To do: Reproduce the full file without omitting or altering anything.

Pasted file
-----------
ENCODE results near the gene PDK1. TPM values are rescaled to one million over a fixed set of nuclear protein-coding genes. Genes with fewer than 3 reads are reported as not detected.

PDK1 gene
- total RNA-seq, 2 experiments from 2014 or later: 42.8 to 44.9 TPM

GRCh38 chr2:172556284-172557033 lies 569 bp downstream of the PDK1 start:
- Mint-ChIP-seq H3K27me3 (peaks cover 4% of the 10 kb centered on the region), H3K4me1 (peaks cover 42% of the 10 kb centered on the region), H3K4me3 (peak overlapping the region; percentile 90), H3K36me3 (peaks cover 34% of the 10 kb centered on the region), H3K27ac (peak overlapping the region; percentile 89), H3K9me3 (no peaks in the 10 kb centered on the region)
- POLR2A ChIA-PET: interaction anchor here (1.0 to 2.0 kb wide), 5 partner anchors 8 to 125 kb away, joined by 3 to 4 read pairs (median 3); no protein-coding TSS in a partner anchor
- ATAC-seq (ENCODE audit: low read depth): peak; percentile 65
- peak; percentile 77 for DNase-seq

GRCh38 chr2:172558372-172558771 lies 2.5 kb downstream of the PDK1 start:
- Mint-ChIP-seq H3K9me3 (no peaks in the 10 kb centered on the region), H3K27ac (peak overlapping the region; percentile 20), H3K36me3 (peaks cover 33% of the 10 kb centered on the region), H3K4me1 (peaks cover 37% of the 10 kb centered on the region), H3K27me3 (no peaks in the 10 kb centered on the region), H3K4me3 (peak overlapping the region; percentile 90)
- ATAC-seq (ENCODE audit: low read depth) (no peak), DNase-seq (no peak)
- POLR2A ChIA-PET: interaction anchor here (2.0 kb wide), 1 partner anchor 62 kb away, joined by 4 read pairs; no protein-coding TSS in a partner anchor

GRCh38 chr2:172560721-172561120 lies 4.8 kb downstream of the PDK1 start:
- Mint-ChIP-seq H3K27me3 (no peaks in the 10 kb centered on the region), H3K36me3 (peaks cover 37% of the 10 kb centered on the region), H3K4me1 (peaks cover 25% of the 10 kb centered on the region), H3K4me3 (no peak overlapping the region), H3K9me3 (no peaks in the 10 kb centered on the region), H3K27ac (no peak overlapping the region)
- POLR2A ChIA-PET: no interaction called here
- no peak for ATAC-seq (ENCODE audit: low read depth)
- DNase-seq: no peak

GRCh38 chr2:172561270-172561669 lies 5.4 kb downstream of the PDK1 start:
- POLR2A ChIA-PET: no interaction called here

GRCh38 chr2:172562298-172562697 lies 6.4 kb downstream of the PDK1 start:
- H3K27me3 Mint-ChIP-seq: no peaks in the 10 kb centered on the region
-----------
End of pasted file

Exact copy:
ENCODE results near the gene PDK1. TPM values are rescaled to one million over a fixed set of nuclear protein-coding genes. Genes with fewer than 3 reads are reported as not detected.

PDK1 gene
- total RNA-seq, 2 experiments from 2014 or later: 42.8 to 44.9 TPM

GRCh38 chr2:172556284-172557033 lies 569 bp downstream of the PDK1 start:
- Mint-ChIP-seq H3K27me3 (peaks cover 4% of the 10 kb centered on the region), H3K4me1 (peaks cover 42% of the 10 kb centered on the region), H3K4me3 (peak overlapping the region; percentile 90), H3K36me3 (peaks cover 34% of the 10 kb centered on the region), H3K27ac (peak overlapping the region; percentile 89), H3K9me3 (no peaks in the 10 kb centered on the region)
- POLR2A ChIA-PET: interaction anchor here (1.0 to 2.0 kb wide), 5 partner anchors 8 to 125 kb away, joined by 3 to 4 read pairs (median 3); no protein-coding TSS in a partner anchor
- ATAC-seq (ENCODE audit: low read depth): peak; percentile 65
- peak; percentile 77 for DNase-seq

GRCh38 chr2:172558372-172558771 lies 2.5 kb downstream of the PDK1 start:
- Mint-ChIP-seq H3K9me3 (no peaks in the 10 kb centered on the region), H3K27ac (peak overlapping the region; percentile 20), H3K36me3 (peaks cover 33% of the 10 kb centered on the region), H3K4me1 (peaks cover 37% of the 10 kb centered on the region), H3K27me3 (no peaks in the 10 kb centered on the region), H3K4me3 (peak overlapping the region; percentile 90)
- ATAC-seq (ENCODE audit: low read depth) (no peak), DNase-seq (no peak)
- POLR2A ChIA-PET: interaction anchor here (2.0 kb wide), 1 partner anchor 62 kb away, joined by 4 read pairs; no protein-coding TSS in a partner anchor

GRCh38 chr2:172560721-172561120 lies 4.8 kb downstream of the PDK1 start:
- Mint-ChIP-seq H3K27me3 (no peaks in the 10 kb centered on the region), H3K36me3 (peaks cover 37% of the 10 kb centered on the region), H3K4me1 (peaks cover 25% of the 10 kb centered on the region), H3K4me3 (no peak overlapping the region), H3K9me3 (no peaks in the 10 kb centered on the region), H3K27ac (no peak overlapping the region)
- POLR2A ChIA-PET: no interaction called here
- no peak for ATAC-seq (ENCODE audit: low read depth)
- DNase-seq: no peak

GRCh38 chr2:172561270-172561669 lies 5.4 kb downstream of the PDK1 start:
- POLR2A ChIA-PET: no interaction called here

GRCh38 chr2:172562298-172562697 lies 6.4 kb downstream of the PDK1 start:
- H3K27me3 Mint-ChIP-seq: no peaks in the 10 kb centered on the region